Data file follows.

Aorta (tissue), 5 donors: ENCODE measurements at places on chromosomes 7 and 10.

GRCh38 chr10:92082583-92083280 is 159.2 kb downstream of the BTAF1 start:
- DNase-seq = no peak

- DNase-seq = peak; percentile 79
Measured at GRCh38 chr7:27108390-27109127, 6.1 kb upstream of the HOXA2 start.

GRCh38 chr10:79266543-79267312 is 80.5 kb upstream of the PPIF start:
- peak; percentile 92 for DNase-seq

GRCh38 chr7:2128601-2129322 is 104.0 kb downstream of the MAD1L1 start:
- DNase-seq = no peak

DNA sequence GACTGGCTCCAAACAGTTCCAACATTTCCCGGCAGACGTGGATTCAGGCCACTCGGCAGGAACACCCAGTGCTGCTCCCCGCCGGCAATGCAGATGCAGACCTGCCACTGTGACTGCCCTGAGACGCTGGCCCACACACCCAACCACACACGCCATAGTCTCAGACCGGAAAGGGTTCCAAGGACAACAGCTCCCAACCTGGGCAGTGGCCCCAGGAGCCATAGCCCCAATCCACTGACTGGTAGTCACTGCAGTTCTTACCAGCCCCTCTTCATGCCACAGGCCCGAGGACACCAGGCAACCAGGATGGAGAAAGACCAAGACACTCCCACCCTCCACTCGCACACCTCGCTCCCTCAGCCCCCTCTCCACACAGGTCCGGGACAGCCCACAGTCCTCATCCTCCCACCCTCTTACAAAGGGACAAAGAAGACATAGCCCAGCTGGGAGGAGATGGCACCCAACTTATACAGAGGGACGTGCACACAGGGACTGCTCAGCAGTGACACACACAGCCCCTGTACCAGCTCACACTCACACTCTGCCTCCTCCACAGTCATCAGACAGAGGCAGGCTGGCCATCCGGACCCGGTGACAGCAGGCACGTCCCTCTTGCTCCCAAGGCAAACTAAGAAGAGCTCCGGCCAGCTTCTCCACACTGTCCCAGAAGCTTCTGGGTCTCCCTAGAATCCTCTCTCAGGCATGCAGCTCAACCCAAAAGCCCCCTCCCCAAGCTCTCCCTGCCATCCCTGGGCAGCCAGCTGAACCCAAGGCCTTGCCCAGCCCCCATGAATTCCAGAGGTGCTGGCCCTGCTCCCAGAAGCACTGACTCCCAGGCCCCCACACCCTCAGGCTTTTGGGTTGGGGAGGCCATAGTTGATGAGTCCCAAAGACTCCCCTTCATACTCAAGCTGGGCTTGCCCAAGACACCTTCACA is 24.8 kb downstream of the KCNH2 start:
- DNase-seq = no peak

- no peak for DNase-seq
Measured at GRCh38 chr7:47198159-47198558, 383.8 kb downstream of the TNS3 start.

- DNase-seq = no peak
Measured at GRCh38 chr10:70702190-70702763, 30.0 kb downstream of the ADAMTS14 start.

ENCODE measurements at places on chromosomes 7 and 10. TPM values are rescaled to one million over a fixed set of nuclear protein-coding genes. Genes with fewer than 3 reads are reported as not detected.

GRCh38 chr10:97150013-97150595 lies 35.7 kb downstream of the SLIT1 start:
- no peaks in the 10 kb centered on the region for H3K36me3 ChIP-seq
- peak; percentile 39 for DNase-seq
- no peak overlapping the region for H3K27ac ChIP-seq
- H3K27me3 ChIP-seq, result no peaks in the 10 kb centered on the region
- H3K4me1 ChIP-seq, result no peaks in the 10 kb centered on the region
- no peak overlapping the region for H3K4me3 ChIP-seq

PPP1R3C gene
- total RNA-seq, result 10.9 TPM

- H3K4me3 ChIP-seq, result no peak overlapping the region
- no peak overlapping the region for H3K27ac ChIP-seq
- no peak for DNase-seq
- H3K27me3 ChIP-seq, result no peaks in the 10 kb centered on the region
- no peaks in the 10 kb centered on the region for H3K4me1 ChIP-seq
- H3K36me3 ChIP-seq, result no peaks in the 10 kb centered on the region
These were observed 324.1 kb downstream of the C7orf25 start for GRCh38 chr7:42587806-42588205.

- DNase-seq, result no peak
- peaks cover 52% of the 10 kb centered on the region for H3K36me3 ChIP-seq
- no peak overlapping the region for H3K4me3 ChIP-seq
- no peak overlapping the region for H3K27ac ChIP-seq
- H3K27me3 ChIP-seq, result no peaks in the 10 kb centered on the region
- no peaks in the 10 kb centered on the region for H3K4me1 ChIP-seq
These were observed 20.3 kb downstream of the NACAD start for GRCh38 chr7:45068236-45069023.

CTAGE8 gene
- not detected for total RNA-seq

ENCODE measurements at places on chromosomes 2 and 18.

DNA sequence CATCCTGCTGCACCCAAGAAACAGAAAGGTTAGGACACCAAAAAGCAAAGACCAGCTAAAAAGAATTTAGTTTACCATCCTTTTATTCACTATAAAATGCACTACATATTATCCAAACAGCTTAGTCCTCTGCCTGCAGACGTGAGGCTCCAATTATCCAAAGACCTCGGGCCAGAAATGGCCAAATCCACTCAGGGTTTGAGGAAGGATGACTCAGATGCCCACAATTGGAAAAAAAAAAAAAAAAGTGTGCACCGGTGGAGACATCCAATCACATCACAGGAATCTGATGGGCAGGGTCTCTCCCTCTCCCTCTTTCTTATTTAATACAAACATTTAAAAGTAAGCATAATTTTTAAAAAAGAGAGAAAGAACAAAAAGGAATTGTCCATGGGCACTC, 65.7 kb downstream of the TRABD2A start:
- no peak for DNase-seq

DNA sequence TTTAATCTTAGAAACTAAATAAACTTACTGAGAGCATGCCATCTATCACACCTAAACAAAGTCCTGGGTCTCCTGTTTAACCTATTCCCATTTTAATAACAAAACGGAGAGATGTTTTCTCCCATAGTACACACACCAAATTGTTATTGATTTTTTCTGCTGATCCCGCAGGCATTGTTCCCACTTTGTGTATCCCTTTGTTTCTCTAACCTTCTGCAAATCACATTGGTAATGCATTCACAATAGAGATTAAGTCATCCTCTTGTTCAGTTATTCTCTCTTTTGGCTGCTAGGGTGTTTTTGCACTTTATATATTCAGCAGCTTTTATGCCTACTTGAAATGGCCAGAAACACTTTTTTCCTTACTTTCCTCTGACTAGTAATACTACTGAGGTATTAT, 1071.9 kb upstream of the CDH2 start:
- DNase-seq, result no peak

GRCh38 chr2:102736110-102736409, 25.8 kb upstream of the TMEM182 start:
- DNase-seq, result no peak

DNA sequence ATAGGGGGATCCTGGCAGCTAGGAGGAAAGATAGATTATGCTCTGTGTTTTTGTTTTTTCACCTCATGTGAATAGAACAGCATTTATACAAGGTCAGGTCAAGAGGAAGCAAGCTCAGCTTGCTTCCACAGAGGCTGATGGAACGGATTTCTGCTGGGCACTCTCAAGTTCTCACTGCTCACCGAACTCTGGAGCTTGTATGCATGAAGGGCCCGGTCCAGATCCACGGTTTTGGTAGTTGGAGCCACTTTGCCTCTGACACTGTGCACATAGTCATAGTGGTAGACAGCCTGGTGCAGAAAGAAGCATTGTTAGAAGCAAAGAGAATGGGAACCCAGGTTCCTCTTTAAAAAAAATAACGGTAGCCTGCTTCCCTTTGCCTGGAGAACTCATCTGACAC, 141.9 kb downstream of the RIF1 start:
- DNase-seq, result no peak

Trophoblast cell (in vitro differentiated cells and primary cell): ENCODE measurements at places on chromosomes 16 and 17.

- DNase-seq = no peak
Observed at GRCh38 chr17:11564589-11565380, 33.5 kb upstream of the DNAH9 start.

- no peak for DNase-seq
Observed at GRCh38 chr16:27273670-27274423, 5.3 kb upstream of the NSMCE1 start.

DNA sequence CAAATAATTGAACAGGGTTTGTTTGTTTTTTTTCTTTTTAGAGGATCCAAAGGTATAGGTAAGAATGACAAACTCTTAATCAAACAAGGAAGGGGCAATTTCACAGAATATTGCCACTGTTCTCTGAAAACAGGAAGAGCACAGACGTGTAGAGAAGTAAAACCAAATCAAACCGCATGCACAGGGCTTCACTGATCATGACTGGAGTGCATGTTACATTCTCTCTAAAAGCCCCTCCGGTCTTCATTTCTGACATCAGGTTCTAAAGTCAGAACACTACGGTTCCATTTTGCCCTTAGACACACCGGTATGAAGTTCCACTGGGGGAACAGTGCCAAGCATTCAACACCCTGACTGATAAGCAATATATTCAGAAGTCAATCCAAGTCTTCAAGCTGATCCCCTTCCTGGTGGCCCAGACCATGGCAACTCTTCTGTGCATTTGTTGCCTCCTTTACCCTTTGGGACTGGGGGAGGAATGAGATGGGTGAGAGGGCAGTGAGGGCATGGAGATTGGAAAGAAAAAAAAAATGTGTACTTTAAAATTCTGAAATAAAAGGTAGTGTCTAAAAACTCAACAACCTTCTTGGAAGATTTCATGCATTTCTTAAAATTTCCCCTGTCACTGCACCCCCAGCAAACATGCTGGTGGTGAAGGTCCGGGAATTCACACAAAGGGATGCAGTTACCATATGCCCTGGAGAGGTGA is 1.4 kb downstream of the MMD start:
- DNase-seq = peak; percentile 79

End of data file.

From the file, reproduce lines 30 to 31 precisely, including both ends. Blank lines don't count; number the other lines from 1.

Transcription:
- no peaks in the 10 kb centered on the region for H3K4me1 ChIP-seq
- H3K36me3 ChIP-seq, result no peaks in the 10 kb centered on the region